Something began to say to me, “He who passively accepts evil is as much involved in it as he who helps to perpetuate it. He who accepts evil without protesting against it is really cooperating with it.” When oppressed people willingly accept their oppression they only serve to give the oppressor a convenient justification for his acts. Often the oppressor goes along unaware of the evil involved in his oppression so long as the oppressed accepts it. So in ordered to be true to one’s conscience and true to God, a righteous man has no alternative but to refuse to cooperate with an evil system. This I felt was the nature of our action…”
Finally, while reading the following passage, it occurred to me that we are blessed to have a number of Mother Pollards among us. Why it tends to be women who demonstrate this intuitive strength, I do not know. But, it does so happen to be that way. This is in acknowledgment to each of you; and no doubt you will know who you are when you read it. MLK from The Strength of Love:
One of the most dedicated participants in the bus protest in Montgomery, Alabama was an elderly Negro whom we affectionately called Mother Pollard. Although poverty stricken and uneducated, she was amazingly intelligent and possessed a deep understanding of the meaning of the movement. After having walked for several weeks, she was asked if she were tired. With ungrammatical profundity, she answered, “My feets is tired, but my soul is rested.”
On a particular Monday evening, following a tension-packed week which included being arrested and receiving numerous threatening telephone calls, I spoke at a mass meeting. I attempted to convey an overt impression of strength and courage, although inwardly depressed and fear-stricken. At the end of the meeting, Mother Pollard came to the front of the church and said, “Come here, son.” I immediately went to her and hugged her affectionately. “Something is wrong with you,” she said. “You didn’t talk strong tonight.” Seeking further to disguise my fears, I retorted, “Oh, no, Mother Pollard, nothing is wrong. I am feeling as fine as ever.” But her insight was discerning. “Now you can’t fool me,” she said. “I knows something is wrong. Is it that we ain’t doing things to please you? Or is it that the white folks is bothering you?” Before I could respond, she looked directly into my eyes and said, “I don told you we is with you all the way.” Then her face became radiant and she said in words of quiet certainty, “But even if we ain’t with you, God’s gonna take care of you.” As she spoke these consoling words, everything in me quivered and quickened with the pulsing tremor of raw energy.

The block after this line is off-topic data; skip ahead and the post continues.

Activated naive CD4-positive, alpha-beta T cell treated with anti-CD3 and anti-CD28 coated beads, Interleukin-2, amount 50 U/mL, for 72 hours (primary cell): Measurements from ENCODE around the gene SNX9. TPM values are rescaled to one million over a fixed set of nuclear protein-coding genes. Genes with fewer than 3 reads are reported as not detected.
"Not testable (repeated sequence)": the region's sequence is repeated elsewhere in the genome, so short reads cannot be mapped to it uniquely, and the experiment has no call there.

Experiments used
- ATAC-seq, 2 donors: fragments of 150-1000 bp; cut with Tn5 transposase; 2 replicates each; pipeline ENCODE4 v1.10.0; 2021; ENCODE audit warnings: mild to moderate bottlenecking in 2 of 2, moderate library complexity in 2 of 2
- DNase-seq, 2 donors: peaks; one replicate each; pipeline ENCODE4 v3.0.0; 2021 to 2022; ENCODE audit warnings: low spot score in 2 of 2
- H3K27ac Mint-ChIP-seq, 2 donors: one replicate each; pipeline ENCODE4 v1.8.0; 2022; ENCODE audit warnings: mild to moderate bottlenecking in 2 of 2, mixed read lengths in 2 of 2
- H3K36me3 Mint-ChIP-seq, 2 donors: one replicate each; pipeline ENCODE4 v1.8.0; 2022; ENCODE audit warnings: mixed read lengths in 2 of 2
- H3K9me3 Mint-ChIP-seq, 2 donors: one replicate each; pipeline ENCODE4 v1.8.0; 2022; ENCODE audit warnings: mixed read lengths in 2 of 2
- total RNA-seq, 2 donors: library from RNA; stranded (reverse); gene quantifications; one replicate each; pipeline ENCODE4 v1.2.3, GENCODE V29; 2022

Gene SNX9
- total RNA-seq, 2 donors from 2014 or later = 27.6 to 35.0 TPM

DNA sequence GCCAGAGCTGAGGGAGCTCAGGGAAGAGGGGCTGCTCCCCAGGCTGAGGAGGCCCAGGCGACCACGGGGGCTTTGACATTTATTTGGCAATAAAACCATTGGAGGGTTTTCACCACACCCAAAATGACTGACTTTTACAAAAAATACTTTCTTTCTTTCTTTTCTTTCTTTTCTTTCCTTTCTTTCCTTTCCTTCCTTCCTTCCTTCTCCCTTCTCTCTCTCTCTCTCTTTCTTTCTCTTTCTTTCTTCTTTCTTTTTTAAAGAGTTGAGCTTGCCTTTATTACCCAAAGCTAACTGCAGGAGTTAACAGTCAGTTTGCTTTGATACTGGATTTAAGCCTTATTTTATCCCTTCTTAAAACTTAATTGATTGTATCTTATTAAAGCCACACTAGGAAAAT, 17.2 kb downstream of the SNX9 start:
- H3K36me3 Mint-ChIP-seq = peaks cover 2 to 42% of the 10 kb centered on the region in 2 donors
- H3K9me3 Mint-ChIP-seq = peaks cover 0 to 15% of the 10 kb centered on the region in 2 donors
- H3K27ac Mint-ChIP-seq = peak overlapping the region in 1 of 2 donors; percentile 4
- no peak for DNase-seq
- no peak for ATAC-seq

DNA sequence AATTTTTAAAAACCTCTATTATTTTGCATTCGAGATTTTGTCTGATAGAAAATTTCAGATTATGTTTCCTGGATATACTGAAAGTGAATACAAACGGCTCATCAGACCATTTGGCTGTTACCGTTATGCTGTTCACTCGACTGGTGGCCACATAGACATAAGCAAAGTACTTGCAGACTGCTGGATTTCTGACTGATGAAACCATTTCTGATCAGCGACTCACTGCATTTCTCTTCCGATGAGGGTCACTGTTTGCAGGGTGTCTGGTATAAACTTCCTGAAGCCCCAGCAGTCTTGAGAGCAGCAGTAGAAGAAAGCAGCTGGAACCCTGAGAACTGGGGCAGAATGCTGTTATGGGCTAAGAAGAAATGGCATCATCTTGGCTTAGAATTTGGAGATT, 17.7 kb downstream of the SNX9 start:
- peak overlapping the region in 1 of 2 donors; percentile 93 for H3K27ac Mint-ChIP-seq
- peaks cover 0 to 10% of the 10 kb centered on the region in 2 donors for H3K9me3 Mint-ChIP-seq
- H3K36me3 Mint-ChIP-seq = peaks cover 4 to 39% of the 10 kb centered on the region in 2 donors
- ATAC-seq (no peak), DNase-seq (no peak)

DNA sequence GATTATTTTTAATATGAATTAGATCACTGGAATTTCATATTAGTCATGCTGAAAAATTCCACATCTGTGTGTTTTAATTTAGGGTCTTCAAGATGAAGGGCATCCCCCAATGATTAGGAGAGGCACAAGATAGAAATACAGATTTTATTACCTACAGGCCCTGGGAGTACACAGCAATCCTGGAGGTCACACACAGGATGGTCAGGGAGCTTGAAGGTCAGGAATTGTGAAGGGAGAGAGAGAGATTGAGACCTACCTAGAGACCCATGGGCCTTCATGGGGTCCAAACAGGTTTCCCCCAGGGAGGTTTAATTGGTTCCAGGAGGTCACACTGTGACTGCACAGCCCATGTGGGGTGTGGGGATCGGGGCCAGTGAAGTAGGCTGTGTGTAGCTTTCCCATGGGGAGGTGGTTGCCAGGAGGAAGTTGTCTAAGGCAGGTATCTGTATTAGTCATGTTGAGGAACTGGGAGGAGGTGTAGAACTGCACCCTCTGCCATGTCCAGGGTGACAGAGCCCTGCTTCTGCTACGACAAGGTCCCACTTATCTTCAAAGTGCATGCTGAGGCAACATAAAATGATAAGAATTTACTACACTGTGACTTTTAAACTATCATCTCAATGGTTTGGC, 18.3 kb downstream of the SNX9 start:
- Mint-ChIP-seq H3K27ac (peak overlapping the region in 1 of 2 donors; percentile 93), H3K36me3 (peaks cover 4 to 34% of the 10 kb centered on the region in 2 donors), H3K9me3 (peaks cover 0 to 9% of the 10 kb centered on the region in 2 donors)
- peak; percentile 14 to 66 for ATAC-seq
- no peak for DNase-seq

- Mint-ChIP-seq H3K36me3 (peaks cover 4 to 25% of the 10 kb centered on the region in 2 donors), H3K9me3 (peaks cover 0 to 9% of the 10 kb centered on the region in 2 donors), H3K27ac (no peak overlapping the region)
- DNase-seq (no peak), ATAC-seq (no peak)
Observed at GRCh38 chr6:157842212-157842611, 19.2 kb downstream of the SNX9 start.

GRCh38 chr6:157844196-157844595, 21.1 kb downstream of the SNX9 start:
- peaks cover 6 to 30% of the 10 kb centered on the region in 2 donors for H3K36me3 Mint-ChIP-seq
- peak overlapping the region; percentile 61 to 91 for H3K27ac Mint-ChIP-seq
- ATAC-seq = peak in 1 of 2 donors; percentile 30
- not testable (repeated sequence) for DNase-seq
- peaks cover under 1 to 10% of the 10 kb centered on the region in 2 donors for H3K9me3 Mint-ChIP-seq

Since that dreary night in 1956, Mother Pollard has passed on to glory and I have known very few quiet days. I have been tortured without and tormented within by the raging fires of tribulation. I have been forced to muster what strength and courage I have to withstand howling winds of pain and jostling storms of adversity. But as the years have unfolded the eloquently simple words of Mother Pollard have come back again and again to give light and peace and guidance to my troubled soul. “God’s gonna take care of you.”
This faith transforms the whirlwind of despair into a warm and reviving breeze of hope. The words of a motto which a generation ago were commonly found on the walls in the homes of devout persons need to be etched on our hearts:
Fear knocked at the door.
There was no one there.